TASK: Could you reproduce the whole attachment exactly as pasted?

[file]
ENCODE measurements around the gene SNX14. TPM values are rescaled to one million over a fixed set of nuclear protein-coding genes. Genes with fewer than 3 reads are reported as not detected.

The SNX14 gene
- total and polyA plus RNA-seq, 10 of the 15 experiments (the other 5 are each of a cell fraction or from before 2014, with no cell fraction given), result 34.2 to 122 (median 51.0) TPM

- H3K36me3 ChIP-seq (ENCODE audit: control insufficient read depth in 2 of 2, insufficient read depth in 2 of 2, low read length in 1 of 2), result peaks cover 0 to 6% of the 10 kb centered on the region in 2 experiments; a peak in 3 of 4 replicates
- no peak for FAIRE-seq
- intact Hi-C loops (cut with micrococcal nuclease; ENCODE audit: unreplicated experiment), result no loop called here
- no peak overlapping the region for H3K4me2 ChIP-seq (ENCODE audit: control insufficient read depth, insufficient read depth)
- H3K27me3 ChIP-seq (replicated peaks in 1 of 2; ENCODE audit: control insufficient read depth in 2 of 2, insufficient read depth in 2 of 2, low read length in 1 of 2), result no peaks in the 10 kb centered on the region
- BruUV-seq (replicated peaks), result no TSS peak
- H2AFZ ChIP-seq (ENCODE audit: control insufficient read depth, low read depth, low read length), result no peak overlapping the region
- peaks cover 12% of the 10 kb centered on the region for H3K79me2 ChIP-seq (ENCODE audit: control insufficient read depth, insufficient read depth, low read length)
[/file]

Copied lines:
ENCODE measurements around the gene SNX14. TPM values are rescaled to one million over a fixed set of nuclear protein-coding genes. Genes with fewer than 3 reads are reported as not detected.

The SNX14 gene
- total and polyA plus RNA-seq, 10 of the 15 experiments (the other 5 are each of a cell fraction or from before 2014, with no cell fraction given), result 34.2 to 122 (median 51.0) TPM

- H3K36me3 ChIP-seq (ENCODE audit: control insufficient read depth in 2 of 2, insufficient read depth in 2 of 2, low read length in 1 of 2), result peaks cover 0 to 6% of the 10 kb centered on the region in 2 experiments; a peak in 3 of 4 replicates
- no peak for FAIRE-seq
- intact Hi-C loops (cut with micrococcal nuclease; ENCODE audit: unreplicated experiment), result no loop called here
- no peak overlapping the region for H3K4me2 ChIP-seq (ENCODE audit: control insufficient read depth, insufficient read depth)
- H3K27me3 ChIP-seq (replicated peaks in 1 of 2; ENCODE audit: control insufficient read depth in 2 of 2, insufficient read depth in 2 of 2, low read length in 1 of 2), result no peaks in the 10 kb centered on the region
- BruUV-seq (replicated peaks), result no TSS peak
- H2AFZ ChIP-seq (ENCODE audit: control insufficient read depth, low read depth, low read length), result no peak overlapping the region
- peaks cover 12% of the 10 kb centered on the region for H3K79me2 ChIP-seq (ENCODE audit: control insufficient read depth, insufficient read depth, low read length)